Page:Popular Science Monthly Volume 29.djvu/847

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GERMAN PALEONTOLOGICAL MUSEUMS.

shall those obey it to whom the daily bread comes only with the daily toil, and how many of these there are among it the rich, idle world never dreams!

"... The fear that kills;
And hope that is unwilling to be fed;
Cold, pain, and labor, and all fleshly ills
And mighty poets in their misery dead."

That is the life's experience of many and many a man who bears a cheerful front enough to his fellows. While he has health and strength, while the sun is still in the heavens, he can bear the burden, uncomplaining if unresting. But as the day wears on, and the shadows grow, the question of the future grows with them, What shall be his fate when hand and brain can work no more? Happy as he may be in his work now, contented, prosperous, never can he wholly put by the thought,

"But there may come another day to me—
Solitude, pain of heart, distress, and poverty."

Such a one can put off that hour by no holiday pastimes which to the idle man of pleasure are a mere weariness of the flesh. But he can, so far as human will avails, put it off by hoarding his strength and health; and this he will most surely do by the observance of one simple rule, framed for man's conduct thousands of years before our wisdom discovered that the pancreatic juice converts starch into sugar, and that levulose is isomeric with glucose—the simple rule of moderation.—Macmillan’s Magazine.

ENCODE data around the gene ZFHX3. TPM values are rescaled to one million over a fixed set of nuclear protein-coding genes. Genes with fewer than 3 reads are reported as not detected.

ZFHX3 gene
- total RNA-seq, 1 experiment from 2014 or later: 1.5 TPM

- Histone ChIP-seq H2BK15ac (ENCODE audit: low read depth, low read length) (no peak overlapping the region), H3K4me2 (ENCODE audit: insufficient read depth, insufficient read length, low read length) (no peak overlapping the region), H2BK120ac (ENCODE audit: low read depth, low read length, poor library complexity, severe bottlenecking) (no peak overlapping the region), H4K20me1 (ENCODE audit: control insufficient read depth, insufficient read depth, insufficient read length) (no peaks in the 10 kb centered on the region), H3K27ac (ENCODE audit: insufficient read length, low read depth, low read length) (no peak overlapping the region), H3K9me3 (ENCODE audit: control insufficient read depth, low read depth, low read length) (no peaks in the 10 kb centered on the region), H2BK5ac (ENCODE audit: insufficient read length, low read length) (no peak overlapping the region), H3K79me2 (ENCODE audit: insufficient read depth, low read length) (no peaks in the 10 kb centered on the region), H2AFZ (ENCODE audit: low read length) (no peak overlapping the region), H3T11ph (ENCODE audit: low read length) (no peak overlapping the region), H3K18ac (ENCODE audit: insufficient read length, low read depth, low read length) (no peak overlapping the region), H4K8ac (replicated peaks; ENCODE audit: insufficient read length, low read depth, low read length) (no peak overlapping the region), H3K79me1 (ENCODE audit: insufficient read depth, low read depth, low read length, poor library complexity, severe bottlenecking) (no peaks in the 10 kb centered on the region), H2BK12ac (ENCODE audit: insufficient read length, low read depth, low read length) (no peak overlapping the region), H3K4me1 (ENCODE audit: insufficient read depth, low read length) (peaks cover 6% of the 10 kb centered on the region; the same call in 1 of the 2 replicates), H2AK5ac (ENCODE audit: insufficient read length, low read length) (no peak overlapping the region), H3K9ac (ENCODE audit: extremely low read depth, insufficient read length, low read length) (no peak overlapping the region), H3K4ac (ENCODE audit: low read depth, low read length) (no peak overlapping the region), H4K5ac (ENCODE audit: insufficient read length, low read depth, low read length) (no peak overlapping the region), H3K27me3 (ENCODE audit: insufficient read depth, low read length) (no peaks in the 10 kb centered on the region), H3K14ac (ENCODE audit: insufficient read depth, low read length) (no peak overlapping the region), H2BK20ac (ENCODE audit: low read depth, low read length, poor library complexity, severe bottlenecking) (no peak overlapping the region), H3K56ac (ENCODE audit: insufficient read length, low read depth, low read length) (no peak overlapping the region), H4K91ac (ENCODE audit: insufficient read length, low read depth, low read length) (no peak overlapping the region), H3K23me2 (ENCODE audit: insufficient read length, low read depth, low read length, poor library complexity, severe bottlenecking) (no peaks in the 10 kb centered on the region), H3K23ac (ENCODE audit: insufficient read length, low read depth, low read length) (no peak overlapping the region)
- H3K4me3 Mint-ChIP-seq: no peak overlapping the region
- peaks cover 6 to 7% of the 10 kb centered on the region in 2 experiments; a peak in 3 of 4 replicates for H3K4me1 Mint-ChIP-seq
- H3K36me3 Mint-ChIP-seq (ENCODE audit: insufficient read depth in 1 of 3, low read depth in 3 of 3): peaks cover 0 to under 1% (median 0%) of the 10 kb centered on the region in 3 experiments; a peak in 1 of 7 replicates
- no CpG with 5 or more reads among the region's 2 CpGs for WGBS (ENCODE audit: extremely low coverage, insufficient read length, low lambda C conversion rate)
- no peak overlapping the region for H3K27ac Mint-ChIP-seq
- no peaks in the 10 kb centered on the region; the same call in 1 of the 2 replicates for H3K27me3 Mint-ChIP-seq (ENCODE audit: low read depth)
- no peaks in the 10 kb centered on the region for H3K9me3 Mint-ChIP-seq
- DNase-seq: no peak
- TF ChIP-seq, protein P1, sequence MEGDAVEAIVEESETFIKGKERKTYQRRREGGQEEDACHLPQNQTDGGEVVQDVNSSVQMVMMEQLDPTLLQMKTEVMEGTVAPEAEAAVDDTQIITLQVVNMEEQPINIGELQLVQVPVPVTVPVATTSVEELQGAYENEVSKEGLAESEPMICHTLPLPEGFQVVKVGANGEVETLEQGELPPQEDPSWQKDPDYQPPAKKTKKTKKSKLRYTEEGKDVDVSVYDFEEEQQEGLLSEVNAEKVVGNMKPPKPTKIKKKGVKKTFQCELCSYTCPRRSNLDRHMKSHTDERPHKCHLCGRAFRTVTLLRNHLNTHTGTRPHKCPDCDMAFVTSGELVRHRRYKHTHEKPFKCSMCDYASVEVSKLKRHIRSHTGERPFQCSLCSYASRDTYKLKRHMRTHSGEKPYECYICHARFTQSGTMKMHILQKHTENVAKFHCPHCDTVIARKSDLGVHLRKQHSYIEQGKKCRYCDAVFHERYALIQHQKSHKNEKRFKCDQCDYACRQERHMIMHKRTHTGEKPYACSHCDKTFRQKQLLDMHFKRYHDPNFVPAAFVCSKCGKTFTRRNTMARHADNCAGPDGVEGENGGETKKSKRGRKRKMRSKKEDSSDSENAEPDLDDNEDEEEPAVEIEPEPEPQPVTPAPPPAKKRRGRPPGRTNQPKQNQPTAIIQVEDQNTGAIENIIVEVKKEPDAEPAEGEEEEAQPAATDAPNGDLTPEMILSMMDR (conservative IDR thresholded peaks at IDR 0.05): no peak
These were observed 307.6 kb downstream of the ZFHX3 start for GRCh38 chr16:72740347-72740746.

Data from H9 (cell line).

GERMAN PALEONTOLOGICAL MUSEUMS.
By ALBERT GAUDRY.

THE Germans have many excellent paleontological museums, in which the fossil records of the ancient history of their country are preserved and arranged in regular and proper order. Each of these museums, besides its general character, is distinguished by special features illustrating the more salient peculiarities of the local geology.

Besides its general museum, in which are collected the products of different countries, Stuttgart possesses a geological and paleontological hall devoted especially to the fossils of Würtemberg. This local collection, under the direction of Professor Oscar Fraas, is justly held in high repute, because in it can be followed from age to age the paleontological history of one of those countries in Europe which have been best studied. Here are especially to be seen those wonderful reptiles that lived on the continents during the Triassic epoch: the tosaurus, the zeuglodon, the mastodonsaurus and the metopias, permit